Skip to Content
Uncategorized

Water-Repellent Coating Could Make Power Plants Greener

A startup has created a water-repellent coating that could significantly increase power plants’ efficiency.
November 24, 2014

Applying a novel coating to part of the machinery in power plants could significantly reduce carbon dioxide emissions. Applying it at just one coal plant would reduce yearly emissions as much as taking 4,000 cars off the road, says Kripa Varanasi, a professor of mechanical engineering at MIT who helped develop the new coating, which is being commercialized by a startup called DropWise.

Water vapor condenses on a silicon wafer with a novel coating from the startup DropWise.

The coating improves the efficiency of a key part of a power plant, the steam condenser. In power plants, fuel is burned to produce steam that spins a turbine. As the steam emerges from the turbine, it needs to be cooled down and condensed back into water—doing so creates a suction force that helps spin the turbine.

The coating helps increase that suction force. The condenser is a series of pipes, and when steam hits them, it turns to water. Ordinarily, water builds up on the walls of the pipes and slows down the cooling process. The new coating repels water, keeping it from building up.

Researchers have been attempting to develop such coatings for decades, but existing methods for depositing them—such as spraying—have trouble producing the correct thickness. Depending on the method and material, they were either so thick that they themselves slowed cooling, or too thin to withstand the harsh steam, says Jonathan Boreyko, a Virginia Tech professor and expert on heat transfer, who did not participate in the work.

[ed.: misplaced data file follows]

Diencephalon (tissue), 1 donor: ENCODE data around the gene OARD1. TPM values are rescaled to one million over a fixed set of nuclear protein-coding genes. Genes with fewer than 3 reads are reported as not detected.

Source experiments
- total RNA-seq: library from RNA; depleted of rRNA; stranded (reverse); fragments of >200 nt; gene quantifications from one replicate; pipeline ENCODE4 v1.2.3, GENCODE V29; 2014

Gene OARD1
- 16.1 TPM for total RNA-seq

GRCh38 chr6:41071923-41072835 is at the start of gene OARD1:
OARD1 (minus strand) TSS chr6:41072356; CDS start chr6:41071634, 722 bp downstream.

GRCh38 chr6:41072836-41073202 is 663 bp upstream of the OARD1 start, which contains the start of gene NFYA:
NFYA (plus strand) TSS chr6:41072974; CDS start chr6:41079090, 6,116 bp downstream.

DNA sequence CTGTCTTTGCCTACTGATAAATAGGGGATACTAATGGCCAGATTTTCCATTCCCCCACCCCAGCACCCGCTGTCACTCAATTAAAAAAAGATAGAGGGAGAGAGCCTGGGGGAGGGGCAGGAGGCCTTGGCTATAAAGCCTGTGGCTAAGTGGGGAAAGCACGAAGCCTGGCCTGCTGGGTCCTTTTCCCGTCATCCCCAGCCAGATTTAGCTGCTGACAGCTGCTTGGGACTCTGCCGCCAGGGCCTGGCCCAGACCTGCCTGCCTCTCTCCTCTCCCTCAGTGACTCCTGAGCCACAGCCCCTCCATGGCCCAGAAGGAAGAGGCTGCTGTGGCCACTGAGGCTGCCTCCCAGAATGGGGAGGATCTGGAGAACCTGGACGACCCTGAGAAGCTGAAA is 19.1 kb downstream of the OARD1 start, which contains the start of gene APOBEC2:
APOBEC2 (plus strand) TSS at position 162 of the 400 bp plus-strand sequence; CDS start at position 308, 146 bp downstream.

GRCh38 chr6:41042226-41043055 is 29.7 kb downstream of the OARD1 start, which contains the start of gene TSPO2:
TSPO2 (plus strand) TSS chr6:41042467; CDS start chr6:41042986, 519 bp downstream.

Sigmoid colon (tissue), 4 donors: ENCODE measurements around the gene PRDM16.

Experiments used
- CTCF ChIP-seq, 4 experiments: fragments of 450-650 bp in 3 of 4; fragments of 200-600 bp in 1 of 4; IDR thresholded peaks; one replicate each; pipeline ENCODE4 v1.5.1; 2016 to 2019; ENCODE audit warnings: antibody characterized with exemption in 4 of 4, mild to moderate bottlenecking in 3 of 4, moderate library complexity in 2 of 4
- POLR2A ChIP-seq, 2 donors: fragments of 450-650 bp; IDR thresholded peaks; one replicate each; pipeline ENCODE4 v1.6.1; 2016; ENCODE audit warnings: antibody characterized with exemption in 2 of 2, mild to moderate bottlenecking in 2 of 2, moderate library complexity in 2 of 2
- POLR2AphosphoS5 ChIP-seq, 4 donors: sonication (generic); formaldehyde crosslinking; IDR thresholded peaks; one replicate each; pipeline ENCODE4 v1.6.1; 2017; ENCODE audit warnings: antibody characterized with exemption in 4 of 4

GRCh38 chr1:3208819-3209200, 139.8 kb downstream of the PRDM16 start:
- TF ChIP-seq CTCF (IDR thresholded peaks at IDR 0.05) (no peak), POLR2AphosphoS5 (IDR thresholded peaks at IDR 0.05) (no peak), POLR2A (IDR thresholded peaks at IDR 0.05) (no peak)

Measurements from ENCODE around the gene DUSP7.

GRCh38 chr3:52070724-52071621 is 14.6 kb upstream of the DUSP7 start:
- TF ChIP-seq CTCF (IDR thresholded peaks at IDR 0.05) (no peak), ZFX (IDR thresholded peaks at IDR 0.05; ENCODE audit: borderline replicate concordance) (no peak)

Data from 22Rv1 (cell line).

To get the right thickness, MIT researchers invented a new process that involves flowing two gases past heated filaments. The gases react and form a polymer coating that is “just thin enough to still be much more efficient, but thick enough to be durable,” Boreyko says.

So far the coating technology has been tested only in the lab. DropWise is working on deals to test the technology in power plants. While the technology could help with emissions, the main incentive for power plants to use the technology would likely be fuel savings—power plant operators could save nearly half a million dollars per year.

Keep Reading

Most Popular

Europe's AI Act concept
Europe's AI Act concept

A quick guide to the most important AI law you’ve never heard of

The European Union is planning new legislation aimed at curbing the worst harms associated with artificial intelligence.

Uber Autonomous Vehicles parked in a lot
Uber Autonomous Vehicles parked in a lot

It will soon be easy for self-driving cars to hide in plain sight. We shouldn’t let them.

If they ever hit our roads for real, other drivers need to know exactly what they are.

supermassive black hole at center of Milky Way
supermassive black hole at center of Milky Way

This is the first image of the black hole at the center of our galaxy

The stunning image was made possible by linking eight existing radio observatories across the globe.

transplant surgery
transplant surgery

The gene-edited pig heart given to a dying patient was infected with a pig virus

The first transplant of a genetically-modified pig heart into a human may have ended prematurely because of a well-known—and avoidable—risk.

Stay connected

Illustration by Rose WongIllustration by Rose Wong

Get the latest updates from
MIT Technology Review

Discover special offers, top stories, upcoming events, and more.

Thank you for submitting your email!

Explore more newsletters

It looks like something went wrong.

We’re having trouble saving your preferences. Try refreshing this page and updating them one more time. If you continue to get this message, reach out to us at customer-service@technologyreview.com with a list of newsletters you’d like to receive.